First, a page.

Relatives of Japanese citizens abducted by North Korea over the past 35 years and their supporters held a symposium in Tokyo on Sunday to urge the Japanese government to make greater efforts to resolve the issue.
The symposium, organized by the Association of Abductees' Relatives, was attended by around 2,000 people, including former abductee Hitomi Soga, Prime Minister Yoshihiko Noda and Jin Matsubara, the minister in charge of the abduction issue.
This month marks the 10th anniversary of former Prime Minister Junichiro Koizumi's landmark visit to Pyongyang, during which North Korea admitted to abducting Japanese citizens. Shortly after the summit, North Korea freed five abductees and said the rest had died.
At Sunday's meeting, the association handed Noda a petition with 9.33 million signatures, urging that the Japanese government do more to pressure North Korea to come clean on the fate of the remaining abductees, NHK reported.
Noda replied that the government will make utmost efforts through high-level government talks.
The abductees' relatives have been pressing the Noda administration to take advantage of the change of government in North Korea last December. Matsubara hinted last week that Japan might offer North Korea incentives in the form of food aid to resolve the issue.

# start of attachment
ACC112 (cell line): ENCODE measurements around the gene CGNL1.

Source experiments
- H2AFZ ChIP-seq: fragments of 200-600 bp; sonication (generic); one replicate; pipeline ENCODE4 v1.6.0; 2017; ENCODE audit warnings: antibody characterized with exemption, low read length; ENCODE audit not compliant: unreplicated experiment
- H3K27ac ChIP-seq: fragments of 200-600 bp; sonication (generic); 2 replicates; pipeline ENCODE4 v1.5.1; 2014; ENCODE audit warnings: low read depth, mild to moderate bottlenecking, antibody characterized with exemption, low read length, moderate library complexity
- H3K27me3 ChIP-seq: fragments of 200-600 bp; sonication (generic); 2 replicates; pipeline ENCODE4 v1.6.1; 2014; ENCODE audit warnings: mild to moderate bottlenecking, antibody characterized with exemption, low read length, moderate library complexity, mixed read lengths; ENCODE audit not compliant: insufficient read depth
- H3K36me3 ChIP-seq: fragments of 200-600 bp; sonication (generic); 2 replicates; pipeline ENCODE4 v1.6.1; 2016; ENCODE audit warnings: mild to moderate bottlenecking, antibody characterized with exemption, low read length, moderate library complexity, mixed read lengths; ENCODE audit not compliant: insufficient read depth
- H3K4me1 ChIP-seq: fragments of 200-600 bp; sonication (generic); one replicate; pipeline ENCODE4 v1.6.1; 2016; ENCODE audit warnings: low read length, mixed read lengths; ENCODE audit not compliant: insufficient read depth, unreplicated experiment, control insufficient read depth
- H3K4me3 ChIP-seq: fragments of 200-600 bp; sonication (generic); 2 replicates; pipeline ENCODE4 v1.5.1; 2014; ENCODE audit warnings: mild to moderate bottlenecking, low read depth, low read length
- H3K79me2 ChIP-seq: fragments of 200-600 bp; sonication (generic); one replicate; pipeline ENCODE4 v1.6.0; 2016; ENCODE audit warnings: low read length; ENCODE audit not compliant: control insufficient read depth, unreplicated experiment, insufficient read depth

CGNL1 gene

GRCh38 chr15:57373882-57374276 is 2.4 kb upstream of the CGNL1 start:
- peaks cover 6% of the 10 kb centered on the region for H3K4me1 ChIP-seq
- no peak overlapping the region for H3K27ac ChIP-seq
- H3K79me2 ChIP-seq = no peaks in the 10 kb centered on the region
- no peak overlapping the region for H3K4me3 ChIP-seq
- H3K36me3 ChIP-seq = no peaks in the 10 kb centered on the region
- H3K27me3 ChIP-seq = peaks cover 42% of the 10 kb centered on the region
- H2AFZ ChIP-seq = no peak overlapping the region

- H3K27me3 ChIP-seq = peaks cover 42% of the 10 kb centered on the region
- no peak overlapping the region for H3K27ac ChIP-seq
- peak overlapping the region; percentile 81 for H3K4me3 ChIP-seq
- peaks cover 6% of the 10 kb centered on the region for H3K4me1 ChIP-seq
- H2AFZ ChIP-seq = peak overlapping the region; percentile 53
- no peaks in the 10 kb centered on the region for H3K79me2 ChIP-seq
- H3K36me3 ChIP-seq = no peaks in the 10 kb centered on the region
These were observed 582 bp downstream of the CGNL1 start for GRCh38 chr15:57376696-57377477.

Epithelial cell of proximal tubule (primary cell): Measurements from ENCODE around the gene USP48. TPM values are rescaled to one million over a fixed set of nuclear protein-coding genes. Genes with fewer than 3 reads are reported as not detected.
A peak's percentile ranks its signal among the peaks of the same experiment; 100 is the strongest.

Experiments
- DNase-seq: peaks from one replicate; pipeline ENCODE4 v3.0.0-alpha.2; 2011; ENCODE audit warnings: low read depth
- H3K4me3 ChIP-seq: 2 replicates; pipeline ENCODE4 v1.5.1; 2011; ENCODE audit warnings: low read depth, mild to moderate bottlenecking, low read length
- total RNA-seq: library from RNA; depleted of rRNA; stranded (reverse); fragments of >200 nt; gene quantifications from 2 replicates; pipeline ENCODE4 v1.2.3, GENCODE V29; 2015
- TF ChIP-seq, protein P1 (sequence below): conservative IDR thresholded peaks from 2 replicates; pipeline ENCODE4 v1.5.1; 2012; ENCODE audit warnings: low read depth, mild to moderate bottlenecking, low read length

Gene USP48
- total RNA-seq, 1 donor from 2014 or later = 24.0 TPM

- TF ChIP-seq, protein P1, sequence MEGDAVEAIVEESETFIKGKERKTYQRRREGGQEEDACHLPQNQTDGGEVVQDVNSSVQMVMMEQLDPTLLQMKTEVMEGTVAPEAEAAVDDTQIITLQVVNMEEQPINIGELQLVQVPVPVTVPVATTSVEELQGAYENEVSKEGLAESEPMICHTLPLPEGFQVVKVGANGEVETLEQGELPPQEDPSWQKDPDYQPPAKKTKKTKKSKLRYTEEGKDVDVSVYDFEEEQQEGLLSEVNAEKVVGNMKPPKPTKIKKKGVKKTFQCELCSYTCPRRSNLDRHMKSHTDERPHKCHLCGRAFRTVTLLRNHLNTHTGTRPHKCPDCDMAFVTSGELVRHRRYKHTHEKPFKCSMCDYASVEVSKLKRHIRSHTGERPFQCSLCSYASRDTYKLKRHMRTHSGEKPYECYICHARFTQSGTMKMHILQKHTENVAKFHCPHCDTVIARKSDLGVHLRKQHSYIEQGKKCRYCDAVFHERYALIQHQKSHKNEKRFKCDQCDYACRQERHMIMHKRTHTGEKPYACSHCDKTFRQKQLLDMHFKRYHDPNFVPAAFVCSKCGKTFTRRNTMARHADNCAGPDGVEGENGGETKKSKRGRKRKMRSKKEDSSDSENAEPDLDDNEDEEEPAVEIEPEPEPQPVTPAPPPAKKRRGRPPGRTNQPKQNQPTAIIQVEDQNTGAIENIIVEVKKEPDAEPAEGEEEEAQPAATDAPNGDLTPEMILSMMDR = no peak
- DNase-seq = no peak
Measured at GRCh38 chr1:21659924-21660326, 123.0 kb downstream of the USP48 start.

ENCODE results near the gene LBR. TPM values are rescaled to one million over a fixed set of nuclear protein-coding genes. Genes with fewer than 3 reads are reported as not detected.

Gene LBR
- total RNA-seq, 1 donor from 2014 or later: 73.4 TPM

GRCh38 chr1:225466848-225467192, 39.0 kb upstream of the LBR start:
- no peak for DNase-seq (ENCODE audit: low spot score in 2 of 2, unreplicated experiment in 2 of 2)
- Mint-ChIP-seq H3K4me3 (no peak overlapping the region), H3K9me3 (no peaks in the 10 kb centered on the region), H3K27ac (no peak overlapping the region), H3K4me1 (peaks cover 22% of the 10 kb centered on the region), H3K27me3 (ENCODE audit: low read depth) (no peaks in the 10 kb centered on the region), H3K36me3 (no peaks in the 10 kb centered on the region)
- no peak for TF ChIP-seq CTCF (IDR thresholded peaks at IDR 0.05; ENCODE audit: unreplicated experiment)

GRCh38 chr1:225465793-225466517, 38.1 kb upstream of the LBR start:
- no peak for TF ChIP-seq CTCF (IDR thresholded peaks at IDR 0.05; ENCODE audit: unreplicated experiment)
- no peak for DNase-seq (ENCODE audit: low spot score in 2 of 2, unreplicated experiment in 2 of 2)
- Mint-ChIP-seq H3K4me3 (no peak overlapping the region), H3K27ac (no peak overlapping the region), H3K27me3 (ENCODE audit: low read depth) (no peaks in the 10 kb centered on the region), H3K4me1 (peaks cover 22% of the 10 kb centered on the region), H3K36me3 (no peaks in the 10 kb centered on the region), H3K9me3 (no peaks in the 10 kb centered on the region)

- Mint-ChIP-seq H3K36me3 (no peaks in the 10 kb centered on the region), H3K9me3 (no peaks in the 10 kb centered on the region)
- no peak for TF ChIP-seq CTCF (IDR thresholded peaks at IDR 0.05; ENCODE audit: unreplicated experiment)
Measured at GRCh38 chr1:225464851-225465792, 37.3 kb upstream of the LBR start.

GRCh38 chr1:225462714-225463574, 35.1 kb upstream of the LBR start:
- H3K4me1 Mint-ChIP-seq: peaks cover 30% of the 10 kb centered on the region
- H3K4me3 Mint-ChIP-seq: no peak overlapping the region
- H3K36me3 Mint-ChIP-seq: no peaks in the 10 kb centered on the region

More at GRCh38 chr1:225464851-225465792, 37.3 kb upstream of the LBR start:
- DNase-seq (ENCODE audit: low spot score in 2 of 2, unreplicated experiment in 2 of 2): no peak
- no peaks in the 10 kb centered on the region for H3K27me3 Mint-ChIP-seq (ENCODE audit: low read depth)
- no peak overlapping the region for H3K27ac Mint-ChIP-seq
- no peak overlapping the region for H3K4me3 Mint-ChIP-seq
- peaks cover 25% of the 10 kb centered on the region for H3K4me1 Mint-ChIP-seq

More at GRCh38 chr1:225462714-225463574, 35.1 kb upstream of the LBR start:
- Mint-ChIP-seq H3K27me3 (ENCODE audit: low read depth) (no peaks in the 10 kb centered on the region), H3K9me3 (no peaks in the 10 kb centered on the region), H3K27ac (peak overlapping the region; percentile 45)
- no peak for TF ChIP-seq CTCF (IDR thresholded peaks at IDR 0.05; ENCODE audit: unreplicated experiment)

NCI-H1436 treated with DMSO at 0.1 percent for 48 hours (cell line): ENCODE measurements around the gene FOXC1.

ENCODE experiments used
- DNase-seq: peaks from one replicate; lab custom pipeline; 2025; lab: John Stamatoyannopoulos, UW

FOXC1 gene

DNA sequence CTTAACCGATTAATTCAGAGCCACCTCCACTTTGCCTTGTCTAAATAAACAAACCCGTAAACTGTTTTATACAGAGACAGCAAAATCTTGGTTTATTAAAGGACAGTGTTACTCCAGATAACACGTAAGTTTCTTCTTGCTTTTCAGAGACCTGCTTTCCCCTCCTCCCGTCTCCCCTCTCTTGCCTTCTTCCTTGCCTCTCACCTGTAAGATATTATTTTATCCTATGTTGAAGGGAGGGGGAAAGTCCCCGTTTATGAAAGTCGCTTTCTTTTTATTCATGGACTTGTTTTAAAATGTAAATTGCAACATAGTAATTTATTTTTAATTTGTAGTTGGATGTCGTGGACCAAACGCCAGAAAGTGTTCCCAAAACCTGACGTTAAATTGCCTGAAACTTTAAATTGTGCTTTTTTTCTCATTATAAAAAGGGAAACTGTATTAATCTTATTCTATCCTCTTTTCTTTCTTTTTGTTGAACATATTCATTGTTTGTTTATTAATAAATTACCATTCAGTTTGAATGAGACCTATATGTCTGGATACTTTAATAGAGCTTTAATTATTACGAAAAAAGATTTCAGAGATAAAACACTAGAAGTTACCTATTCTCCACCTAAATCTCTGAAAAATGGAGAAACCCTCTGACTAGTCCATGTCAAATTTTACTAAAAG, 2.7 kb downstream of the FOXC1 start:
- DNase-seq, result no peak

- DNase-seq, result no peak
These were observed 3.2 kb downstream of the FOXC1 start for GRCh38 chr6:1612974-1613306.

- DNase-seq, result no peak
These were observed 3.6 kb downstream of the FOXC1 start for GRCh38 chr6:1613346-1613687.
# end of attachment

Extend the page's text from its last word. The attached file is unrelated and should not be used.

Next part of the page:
Many older family members have expressed frustration and concern that as they get older, they will not be able to continue lobbying the government for much longer.
Sakie Yokota, at 76, is the youngest parent of an abductee. She told the symposium that she and her husband Shigeru and trying to stay as healthy as possible so that they can be reunited with their daughter Megumi before they die, NHK reported.
Earlier this year, Matsubara urged any living abductees not to give up hope of returning to their homeland in a shortwave broadcast by Free North Korea Radio, which is run by defectors from North Korea living in Seoul.© Japan Today/AFP